Starring Catherine Denuve, Juliette Binoche, Ethan Hawke
Mother and daughter as protagonist and antagonist is a common theme in film. “The Truth” is different from the rest because, among other things, it’s directed by the brilliant Hirokazu Koreeda who caught lots of attention last year with “Shoplifters.” It’s his first film in a language other than Japanese and some of the discourse gets lost in the translation by this Japanese filmmaker working this time in English and French. There is a high wall between story and audience that never retracts in this film. We have seen this dynamic of estranged family members trying to find common ground in numerous English language films before, several this year alone. Koreeda seems intrigued by the celebrity lifestyle element to this particular story, but even that angle feels oversaturated.
Renowned French actress Fabienne (Deneuve) has just released her memoir. Continuing to work in film, mostly supporting roles at her age, she finds the new age of cinema “lukewarm.” Her estranged daughter Lumir, (Binoche) arrives in Paris with her family, to discuss the book which she says includes everything but the truth. A screenwriter in her own right, Lumir is married to American TV actor, Hank (Hawke), both of which infuriate Fabienne. The anger she feels for her narcissistic mother is tempered by her mother’s condition, and the family interaction they are having for the first time.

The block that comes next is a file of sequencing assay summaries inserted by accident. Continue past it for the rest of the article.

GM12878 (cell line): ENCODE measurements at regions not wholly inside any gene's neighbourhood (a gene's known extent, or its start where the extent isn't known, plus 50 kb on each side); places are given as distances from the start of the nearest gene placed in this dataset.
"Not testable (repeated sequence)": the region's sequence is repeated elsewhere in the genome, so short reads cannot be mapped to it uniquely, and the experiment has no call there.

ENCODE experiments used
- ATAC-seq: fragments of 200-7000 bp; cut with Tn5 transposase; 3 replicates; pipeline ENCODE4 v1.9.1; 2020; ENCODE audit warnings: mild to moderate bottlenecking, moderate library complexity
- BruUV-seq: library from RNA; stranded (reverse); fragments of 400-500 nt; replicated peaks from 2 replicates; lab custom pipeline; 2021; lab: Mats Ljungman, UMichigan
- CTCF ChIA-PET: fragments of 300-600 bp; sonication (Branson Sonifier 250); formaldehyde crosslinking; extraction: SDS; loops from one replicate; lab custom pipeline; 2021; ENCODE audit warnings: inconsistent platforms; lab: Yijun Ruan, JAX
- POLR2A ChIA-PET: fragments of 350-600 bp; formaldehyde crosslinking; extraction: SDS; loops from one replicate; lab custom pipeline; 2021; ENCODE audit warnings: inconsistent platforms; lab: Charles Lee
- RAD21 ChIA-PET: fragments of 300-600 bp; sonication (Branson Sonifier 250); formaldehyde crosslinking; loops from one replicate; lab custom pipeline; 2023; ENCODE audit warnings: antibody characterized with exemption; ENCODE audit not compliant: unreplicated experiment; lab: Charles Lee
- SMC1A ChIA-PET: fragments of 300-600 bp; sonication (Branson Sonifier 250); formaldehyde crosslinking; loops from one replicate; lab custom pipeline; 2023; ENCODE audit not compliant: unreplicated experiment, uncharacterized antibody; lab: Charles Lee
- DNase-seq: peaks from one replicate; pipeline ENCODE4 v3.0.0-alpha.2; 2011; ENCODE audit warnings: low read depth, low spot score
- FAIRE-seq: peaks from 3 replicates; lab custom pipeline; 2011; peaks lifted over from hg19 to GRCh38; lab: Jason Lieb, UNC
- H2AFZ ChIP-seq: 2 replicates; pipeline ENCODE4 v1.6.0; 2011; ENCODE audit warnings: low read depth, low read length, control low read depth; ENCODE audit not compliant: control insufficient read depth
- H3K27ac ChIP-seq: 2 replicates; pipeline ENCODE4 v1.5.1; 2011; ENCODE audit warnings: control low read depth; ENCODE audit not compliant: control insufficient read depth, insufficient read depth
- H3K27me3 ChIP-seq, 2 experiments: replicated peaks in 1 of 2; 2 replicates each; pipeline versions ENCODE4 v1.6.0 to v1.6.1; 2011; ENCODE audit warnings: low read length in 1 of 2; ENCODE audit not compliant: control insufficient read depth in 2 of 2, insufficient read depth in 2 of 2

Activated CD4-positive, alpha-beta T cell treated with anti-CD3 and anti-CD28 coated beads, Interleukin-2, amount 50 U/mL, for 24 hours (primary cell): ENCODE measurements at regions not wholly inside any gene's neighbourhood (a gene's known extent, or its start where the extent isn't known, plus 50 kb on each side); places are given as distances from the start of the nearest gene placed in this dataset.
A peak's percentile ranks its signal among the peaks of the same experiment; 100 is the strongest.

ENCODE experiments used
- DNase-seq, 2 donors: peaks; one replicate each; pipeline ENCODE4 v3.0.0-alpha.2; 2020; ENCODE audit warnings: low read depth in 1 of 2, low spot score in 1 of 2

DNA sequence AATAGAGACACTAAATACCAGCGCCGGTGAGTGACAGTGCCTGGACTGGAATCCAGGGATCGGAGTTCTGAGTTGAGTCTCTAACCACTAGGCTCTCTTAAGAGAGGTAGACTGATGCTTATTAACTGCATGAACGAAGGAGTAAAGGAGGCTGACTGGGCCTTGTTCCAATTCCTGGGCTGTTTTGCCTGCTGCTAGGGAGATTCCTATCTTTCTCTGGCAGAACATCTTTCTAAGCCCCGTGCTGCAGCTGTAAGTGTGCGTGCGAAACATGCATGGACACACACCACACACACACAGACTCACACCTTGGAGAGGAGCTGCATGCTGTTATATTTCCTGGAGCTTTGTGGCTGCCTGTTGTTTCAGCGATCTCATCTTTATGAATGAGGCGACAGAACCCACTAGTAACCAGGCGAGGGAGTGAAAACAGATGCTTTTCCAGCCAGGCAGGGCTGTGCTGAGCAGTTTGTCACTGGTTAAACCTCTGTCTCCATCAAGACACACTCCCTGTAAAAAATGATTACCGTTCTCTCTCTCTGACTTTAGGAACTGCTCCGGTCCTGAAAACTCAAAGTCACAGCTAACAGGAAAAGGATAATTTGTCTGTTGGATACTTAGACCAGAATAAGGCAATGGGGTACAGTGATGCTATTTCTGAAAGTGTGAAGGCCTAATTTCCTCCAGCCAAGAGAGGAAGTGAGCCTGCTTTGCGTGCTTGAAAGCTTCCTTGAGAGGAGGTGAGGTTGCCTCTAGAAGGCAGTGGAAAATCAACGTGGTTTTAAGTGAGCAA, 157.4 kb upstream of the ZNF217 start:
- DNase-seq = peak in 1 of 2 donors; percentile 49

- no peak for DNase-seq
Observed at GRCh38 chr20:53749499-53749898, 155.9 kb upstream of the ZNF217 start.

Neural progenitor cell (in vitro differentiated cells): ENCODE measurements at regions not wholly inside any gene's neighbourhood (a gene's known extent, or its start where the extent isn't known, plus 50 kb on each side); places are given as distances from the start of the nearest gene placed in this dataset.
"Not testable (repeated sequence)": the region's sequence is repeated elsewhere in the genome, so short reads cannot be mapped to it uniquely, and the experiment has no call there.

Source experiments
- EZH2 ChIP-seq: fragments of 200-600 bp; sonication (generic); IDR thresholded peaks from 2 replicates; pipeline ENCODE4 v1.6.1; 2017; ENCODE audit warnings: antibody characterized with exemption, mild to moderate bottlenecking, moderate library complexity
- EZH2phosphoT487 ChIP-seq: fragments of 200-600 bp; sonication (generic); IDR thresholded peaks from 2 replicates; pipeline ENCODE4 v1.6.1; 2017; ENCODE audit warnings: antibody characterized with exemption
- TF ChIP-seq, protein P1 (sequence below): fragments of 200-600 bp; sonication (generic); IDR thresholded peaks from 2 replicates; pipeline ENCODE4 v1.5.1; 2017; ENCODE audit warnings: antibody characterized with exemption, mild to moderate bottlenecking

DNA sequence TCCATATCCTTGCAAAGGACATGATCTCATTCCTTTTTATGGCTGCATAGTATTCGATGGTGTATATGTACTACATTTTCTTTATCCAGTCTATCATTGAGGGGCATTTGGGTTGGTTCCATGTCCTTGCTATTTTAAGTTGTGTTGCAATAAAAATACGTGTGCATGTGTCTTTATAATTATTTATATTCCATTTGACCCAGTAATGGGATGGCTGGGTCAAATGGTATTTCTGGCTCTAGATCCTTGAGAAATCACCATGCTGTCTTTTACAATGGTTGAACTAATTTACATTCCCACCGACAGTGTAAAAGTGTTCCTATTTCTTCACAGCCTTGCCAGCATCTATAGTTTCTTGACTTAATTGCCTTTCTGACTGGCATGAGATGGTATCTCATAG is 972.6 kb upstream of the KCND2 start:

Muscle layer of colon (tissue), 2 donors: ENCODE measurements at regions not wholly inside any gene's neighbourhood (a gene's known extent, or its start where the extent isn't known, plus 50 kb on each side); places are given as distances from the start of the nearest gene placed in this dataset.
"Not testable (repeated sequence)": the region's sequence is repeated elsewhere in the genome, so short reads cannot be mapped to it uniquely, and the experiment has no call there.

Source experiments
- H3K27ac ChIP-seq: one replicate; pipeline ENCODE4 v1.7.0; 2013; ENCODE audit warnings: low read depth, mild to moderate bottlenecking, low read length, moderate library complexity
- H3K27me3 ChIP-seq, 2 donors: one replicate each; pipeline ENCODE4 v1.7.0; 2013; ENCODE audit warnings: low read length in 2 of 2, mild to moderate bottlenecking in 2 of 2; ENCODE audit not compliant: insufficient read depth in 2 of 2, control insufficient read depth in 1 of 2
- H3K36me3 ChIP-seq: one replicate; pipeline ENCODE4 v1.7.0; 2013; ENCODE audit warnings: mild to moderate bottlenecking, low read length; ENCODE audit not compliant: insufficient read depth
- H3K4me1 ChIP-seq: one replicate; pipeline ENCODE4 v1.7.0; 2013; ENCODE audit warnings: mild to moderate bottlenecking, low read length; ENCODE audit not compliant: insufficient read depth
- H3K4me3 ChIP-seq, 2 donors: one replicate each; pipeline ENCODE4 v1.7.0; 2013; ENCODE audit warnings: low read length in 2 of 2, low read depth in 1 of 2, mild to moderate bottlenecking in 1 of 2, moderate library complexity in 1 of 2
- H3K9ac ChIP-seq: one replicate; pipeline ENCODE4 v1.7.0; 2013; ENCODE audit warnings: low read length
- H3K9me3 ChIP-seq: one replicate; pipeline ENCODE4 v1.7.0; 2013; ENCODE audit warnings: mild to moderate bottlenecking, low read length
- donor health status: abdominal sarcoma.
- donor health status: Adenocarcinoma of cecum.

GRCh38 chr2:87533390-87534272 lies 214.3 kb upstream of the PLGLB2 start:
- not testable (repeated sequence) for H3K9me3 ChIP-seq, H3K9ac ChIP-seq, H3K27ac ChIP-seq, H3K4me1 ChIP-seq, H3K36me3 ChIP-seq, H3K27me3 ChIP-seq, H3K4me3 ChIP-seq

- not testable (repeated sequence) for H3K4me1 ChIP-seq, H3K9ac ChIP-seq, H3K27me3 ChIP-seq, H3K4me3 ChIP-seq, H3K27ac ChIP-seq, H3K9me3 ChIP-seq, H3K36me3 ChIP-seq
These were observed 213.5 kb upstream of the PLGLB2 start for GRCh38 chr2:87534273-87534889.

"If Koreeda masters one thing here, it’s the iconic slow pacing of French cinema."
Binoche’s humourous quips will make you smile, but not laugh. Deneuve’s scene-chewing and diva-like behavior is the most entertaining element of the film. Hawke gets to play the guitar once but otherwise, is relegated to the background. The narrative between mother and daughter struggles to find any new narrative territory. If Koreeda masters one thing here, it’s the iconic slow pacing of French cinema. The aeration of the story and script is a test of patience with no reward.
Maybe the worst thing about “The Truth” is the fact there’s little to discuss. All the discussions and revelations are superficial. Perhaps the most interesting part of the film is the time continuum, “Interstellar”-like space drama movie Fabienne is working on in the story. If the film could solely focus on Fabienne and cut out the shared points of view with Lumir, it would be stronger.
The truth is "The Truth" doesn’t give the audience much to hold on to.